Africa-China Dialogue Platform Hosted a Multi-Stakeholder Dialogue on “China’s Engagement with Zambia: Opportunities and Challenges for Achieving SDGs and Agenda 2063″


Zambia and the People’s Republic of China started their diplomatic relations since October 1964. Zambia was the first country in Southern Africa to establish diplomatic ties with China. This partnership witnessed the construction of the famous Tanzania-Zambia Railway (TAZARA) line, which stands as a monument of friendship between the two countries. Bilateral trade between China and Zambia increased substantially from less than US$100 million at the beginning of the century to more than US$ 3.8 billion in 2014, where Zambia enjoyed a trade surplus of US$ 2.36 billion. Zambia is China’s third largest trading partner in Southern Africa, and China is Zambia’s second largest export destination and the third largest source of import.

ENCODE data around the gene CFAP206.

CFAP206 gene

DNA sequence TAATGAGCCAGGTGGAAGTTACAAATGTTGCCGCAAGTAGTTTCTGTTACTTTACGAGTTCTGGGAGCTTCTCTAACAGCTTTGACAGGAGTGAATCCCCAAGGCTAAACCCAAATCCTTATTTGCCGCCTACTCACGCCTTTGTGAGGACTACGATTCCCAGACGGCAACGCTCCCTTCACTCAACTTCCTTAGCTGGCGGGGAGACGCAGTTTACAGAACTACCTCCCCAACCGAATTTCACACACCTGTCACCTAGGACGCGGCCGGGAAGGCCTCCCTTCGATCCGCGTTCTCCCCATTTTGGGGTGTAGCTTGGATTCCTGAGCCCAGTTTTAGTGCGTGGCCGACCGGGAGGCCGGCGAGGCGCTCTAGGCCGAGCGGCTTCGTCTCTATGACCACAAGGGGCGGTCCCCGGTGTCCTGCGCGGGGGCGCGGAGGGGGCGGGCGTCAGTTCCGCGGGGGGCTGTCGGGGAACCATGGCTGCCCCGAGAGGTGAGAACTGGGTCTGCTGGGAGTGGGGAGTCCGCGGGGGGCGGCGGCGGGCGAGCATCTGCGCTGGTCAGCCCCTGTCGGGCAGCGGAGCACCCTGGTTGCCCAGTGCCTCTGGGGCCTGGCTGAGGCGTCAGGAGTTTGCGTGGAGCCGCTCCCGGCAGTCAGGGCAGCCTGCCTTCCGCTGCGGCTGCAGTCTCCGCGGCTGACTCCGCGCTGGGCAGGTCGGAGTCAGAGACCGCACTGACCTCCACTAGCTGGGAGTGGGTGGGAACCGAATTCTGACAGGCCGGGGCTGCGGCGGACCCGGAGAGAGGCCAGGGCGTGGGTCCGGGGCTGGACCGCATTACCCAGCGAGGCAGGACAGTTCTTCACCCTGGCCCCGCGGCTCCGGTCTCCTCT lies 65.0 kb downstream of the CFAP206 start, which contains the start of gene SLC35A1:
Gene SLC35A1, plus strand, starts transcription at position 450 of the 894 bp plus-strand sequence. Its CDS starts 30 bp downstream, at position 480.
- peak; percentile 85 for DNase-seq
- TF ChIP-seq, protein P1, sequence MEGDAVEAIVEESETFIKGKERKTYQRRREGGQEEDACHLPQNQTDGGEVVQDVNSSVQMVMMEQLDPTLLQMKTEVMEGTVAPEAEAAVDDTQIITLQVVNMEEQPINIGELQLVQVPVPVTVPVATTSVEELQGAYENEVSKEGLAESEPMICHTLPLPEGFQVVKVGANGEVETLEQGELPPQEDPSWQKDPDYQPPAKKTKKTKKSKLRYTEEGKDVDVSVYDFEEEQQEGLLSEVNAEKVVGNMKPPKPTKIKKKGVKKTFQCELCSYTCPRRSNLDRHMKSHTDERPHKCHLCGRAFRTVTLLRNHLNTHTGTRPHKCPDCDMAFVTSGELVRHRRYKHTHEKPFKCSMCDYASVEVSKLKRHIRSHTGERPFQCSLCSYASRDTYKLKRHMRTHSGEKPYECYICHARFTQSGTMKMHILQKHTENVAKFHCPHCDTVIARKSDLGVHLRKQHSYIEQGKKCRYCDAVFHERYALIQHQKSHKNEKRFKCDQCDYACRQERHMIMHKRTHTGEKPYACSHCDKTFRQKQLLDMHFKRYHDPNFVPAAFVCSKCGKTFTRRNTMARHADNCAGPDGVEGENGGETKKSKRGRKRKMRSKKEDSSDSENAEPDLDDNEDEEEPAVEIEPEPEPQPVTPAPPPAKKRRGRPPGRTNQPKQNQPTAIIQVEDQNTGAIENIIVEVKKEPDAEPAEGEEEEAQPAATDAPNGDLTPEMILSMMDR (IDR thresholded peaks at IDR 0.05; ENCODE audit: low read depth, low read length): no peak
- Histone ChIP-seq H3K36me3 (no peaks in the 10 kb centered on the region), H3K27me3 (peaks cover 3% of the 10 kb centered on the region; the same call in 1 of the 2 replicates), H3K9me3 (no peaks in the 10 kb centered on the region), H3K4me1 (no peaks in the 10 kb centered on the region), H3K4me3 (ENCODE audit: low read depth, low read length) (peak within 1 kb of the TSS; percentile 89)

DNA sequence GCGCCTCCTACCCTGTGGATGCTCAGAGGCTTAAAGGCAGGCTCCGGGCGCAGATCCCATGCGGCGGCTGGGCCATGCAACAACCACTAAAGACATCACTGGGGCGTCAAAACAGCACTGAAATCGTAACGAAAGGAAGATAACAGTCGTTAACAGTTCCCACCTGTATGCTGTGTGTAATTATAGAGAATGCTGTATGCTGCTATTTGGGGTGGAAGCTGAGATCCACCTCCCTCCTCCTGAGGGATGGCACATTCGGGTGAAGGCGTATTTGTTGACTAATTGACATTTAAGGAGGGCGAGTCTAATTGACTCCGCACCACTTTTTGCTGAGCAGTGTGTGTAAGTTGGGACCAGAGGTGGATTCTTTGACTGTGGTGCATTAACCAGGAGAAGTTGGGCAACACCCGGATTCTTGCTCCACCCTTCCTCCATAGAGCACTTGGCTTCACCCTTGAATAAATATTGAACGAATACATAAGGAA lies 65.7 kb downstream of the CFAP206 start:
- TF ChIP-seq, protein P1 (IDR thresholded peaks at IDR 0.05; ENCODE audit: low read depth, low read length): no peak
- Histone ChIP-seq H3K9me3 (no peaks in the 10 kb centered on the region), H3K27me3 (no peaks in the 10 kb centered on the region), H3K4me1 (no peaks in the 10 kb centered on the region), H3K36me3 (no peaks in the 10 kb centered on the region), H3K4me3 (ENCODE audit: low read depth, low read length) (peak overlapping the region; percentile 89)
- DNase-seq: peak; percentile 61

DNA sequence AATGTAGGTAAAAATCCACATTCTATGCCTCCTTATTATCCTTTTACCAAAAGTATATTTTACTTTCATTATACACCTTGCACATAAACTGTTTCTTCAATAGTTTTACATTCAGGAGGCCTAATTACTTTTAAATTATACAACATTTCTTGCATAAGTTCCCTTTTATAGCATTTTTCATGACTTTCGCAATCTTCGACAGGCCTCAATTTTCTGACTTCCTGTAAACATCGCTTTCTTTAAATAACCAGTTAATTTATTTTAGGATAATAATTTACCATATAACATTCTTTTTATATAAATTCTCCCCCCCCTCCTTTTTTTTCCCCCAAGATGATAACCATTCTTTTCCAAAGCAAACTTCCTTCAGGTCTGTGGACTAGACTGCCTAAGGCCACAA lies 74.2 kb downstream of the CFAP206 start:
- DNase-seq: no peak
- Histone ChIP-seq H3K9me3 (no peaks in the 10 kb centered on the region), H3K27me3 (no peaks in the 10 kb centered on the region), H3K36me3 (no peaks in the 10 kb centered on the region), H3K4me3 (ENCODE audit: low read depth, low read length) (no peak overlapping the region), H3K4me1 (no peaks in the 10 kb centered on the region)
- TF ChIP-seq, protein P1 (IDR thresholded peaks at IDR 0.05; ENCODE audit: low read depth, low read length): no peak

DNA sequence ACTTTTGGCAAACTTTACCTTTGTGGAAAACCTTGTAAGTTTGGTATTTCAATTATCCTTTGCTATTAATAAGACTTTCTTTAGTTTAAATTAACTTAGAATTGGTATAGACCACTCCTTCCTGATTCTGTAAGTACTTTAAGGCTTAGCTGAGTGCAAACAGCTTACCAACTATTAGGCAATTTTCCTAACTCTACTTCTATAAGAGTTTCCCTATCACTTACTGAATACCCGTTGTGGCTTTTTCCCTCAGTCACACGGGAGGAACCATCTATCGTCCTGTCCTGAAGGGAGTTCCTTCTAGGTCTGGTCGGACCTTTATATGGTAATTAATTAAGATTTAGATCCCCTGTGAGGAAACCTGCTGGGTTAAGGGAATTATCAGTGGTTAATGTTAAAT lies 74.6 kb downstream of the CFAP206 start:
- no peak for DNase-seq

Zambia Development Agency (ZDA) acts as one‐stop facility for a host of functions related
to enhancing foreign investment. These include the formulation and implementation of investment promotion strategies; coordination of government policies on investment; ensuring that the industry develops in a way that is ecologically sustainable and contributes to concrete benefits for Zambians; and a wide range of incentives for investors.

Mr. Désiré Assogbavi, Ms. Wing Lam, Amb. Yang Youming, Mr. Gedion Jalata

There are around 600 Chinese enterprises in Zambia, and their investment goes into nearly all sectors, including mining, agriculture, energy, manufacturing, construction, telecommunications, trading, tourism, financial services and others.  This has made China to become one of the major investors in Zambia. China’s non-financial direct investment in Zambia has increased significantly, and created tens of thousands of jobs, benefiting many families.